Nike is quitting the cult of Amazon, opting to end its two-year pilot wholesale partnership with the online retailer, pursuing instead its own Direct to Customer (DTC) platforms while also strengthening key retail relationships with particular omnichannel retailers. It’s not a total break up, however, as Nike noted its app will continue to run on Amazon Web Services (AWS), so, yeah, there’s that.
Celebrity increasingly drives digital purchases—as we described last week, this is already happening in fashion where Rihanna and Kylie Jenner are as hot as hot can be. But does celebrity drive restaurant traffic?
Rihanna—the only popstar whose wattage can hold a candle to Beyoncés, the most fashionable lady in the business this side of Janelle Monáe, and righter of retail wrongs—debuted her newest venture, a hyper-luxury fashion brand called Fenty.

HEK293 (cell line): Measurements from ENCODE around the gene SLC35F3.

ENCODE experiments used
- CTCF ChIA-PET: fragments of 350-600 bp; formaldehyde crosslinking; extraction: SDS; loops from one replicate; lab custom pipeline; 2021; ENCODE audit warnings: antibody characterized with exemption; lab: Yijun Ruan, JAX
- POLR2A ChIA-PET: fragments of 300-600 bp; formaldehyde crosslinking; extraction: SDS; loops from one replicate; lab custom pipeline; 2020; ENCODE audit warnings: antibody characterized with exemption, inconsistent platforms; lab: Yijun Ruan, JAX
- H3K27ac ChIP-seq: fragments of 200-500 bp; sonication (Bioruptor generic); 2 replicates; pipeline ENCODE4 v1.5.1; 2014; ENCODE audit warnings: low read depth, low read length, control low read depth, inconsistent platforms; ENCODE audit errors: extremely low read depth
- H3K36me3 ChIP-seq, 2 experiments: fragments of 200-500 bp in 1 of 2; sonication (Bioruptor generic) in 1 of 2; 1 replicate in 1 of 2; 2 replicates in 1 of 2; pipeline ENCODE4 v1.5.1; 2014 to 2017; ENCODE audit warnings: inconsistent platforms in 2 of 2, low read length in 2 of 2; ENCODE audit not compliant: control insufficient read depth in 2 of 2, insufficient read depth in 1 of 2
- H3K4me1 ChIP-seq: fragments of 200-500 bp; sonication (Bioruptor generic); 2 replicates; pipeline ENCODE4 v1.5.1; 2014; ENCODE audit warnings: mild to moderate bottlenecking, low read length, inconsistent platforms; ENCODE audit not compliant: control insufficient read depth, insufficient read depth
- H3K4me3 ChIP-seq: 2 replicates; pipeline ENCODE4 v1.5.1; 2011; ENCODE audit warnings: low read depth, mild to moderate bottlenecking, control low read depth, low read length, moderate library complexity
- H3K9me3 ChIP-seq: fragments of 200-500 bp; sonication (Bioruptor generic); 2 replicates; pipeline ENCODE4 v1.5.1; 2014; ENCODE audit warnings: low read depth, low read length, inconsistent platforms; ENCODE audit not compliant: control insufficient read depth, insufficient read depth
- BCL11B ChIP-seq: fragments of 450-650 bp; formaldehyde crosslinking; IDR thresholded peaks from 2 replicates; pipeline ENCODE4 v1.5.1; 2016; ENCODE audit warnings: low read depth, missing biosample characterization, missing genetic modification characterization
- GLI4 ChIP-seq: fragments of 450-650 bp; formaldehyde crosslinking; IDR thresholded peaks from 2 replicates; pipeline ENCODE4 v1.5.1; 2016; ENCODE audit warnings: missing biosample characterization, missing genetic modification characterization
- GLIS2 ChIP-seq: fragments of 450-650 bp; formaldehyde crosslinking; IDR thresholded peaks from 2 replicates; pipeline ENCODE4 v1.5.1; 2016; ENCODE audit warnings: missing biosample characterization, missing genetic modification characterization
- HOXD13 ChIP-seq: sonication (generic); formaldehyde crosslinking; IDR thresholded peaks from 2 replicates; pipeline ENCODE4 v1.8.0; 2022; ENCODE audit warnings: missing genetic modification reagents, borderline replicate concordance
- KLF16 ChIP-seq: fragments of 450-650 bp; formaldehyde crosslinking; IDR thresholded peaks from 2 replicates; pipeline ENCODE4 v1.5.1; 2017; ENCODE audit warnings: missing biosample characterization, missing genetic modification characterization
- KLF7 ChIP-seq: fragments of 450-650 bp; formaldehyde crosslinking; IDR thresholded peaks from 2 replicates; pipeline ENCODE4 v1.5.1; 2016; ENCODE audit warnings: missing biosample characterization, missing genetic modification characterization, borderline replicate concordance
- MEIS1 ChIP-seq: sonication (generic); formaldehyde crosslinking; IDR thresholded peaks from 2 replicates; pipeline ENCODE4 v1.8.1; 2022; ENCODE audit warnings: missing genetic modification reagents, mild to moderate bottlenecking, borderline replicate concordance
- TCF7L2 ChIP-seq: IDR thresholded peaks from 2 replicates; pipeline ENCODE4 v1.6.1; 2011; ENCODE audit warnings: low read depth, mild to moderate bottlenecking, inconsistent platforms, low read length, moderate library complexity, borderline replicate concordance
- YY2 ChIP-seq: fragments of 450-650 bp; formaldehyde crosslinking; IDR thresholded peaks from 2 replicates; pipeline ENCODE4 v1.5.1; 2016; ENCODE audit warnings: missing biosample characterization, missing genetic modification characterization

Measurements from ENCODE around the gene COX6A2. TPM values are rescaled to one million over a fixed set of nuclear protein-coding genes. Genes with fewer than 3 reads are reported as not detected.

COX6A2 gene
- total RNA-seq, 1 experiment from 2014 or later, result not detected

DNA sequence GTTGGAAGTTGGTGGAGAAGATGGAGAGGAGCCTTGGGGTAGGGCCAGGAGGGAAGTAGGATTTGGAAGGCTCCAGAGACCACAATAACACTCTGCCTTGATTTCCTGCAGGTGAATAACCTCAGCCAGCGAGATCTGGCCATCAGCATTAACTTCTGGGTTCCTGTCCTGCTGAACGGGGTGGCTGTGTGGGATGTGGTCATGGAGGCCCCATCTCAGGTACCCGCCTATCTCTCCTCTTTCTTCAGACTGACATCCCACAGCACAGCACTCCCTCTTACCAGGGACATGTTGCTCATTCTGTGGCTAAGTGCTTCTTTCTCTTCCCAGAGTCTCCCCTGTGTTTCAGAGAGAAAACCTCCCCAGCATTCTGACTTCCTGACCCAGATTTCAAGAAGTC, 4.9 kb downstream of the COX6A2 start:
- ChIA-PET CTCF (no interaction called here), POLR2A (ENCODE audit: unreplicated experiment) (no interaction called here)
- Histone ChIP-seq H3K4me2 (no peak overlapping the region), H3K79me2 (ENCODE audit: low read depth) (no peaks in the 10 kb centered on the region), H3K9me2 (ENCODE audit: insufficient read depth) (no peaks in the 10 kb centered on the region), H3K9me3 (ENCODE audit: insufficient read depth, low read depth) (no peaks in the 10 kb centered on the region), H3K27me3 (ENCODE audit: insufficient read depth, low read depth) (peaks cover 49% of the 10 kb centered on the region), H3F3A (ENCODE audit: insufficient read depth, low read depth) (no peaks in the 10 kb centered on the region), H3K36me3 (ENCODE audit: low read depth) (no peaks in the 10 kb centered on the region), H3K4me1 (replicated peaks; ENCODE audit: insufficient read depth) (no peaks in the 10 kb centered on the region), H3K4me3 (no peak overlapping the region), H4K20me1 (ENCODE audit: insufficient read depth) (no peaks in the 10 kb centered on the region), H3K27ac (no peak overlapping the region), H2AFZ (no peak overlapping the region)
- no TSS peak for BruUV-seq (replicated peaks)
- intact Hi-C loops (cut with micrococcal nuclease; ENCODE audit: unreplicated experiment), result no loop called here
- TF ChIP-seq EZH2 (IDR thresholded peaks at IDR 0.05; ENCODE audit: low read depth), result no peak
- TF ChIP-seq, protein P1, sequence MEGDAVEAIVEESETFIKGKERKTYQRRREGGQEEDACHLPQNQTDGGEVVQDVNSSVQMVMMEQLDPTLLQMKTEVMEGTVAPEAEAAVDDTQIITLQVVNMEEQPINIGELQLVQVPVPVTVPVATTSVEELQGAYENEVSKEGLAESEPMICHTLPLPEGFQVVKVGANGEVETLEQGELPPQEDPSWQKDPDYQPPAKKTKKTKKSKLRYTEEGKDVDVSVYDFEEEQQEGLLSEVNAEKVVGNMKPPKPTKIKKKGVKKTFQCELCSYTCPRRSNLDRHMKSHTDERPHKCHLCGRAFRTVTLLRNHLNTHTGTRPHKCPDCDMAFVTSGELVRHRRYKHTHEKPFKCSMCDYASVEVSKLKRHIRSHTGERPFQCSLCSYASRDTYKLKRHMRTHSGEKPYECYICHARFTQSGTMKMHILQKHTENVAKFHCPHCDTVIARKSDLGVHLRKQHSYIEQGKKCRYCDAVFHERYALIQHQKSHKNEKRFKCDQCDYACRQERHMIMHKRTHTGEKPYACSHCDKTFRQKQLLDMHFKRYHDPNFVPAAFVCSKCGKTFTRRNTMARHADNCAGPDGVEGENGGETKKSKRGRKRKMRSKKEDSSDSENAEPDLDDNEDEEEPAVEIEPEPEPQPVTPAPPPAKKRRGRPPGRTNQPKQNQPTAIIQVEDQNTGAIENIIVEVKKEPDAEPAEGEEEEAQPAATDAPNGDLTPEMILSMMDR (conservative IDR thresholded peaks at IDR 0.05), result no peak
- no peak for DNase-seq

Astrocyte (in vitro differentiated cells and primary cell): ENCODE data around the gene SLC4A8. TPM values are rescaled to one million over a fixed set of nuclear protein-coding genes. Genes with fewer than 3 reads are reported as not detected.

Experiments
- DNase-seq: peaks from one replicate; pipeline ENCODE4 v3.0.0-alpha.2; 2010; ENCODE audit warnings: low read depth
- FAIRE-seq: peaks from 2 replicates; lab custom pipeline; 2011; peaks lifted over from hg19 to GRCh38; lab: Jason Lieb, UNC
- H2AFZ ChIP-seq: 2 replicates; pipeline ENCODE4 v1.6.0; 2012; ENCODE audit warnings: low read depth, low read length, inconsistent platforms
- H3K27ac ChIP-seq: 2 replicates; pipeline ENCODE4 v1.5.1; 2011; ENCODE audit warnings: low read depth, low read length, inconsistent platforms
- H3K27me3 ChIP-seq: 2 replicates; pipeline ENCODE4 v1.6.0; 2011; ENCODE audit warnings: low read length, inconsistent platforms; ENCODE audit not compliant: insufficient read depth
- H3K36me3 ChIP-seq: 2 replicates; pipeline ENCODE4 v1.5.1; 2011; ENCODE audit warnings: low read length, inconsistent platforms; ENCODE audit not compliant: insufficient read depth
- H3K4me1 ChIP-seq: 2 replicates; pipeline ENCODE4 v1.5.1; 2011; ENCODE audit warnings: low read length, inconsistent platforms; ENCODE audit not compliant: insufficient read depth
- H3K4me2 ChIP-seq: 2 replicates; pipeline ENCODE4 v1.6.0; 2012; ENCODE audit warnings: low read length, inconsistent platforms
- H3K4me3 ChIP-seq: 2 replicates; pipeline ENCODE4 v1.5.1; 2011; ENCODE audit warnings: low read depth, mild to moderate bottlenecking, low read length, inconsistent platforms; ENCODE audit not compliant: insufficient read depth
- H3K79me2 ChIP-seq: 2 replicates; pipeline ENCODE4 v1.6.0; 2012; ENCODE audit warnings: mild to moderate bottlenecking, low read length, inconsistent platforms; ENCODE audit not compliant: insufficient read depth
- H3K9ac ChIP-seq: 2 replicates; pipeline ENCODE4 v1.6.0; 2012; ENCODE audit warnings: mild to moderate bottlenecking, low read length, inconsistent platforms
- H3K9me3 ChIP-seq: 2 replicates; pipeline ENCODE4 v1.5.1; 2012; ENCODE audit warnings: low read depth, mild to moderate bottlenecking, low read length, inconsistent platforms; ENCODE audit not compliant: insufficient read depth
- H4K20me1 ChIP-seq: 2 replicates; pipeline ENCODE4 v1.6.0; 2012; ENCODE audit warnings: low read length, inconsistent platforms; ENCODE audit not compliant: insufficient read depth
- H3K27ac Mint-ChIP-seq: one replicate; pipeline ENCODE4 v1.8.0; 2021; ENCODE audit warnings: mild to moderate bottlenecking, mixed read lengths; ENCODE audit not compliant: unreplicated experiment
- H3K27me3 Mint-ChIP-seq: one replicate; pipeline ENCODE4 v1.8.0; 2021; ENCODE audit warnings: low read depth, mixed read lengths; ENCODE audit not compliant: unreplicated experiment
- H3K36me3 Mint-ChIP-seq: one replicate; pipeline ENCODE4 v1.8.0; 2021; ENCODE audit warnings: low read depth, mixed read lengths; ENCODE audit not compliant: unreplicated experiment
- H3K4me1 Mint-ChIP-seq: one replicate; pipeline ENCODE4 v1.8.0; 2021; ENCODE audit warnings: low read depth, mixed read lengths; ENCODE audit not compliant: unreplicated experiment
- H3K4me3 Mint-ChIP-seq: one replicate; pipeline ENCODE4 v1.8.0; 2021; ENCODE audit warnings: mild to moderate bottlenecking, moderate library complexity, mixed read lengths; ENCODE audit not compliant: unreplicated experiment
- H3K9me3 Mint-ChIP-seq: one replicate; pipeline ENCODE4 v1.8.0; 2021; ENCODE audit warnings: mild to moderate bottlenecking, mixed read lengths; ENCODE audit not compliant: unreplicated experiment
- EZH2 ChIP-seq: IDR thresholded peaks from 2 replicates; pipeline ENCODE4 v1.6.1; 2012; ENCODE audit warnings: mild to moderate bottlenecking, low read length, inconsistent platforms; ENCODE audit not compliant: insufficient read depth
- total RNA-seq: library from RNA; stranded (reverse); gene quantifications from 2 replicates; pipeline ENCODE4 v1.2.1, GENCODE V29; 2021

Foot traffic is hard for retailers to come by these days and, in a truth socked in irony, this is also the case for purveyors of footwear. Amidst the e-commerce revolution, legacy footwear retailers are finding creative ways to bring consumers into their brick-and-mortar stores, and to hedge against the future by investing in e-commerce technology.
As any veteran (and some neophytes) of e-commerce know, delivery is convenient until it isn’t. It’s wonderful when you come home to find packages safely waiting for you on your doorstep or in your lobby, and all the more satisfying when you happen to actually be at home to receive delivery (yes, I’m talking about you, dearest newly-acquired Ted Baker jacket).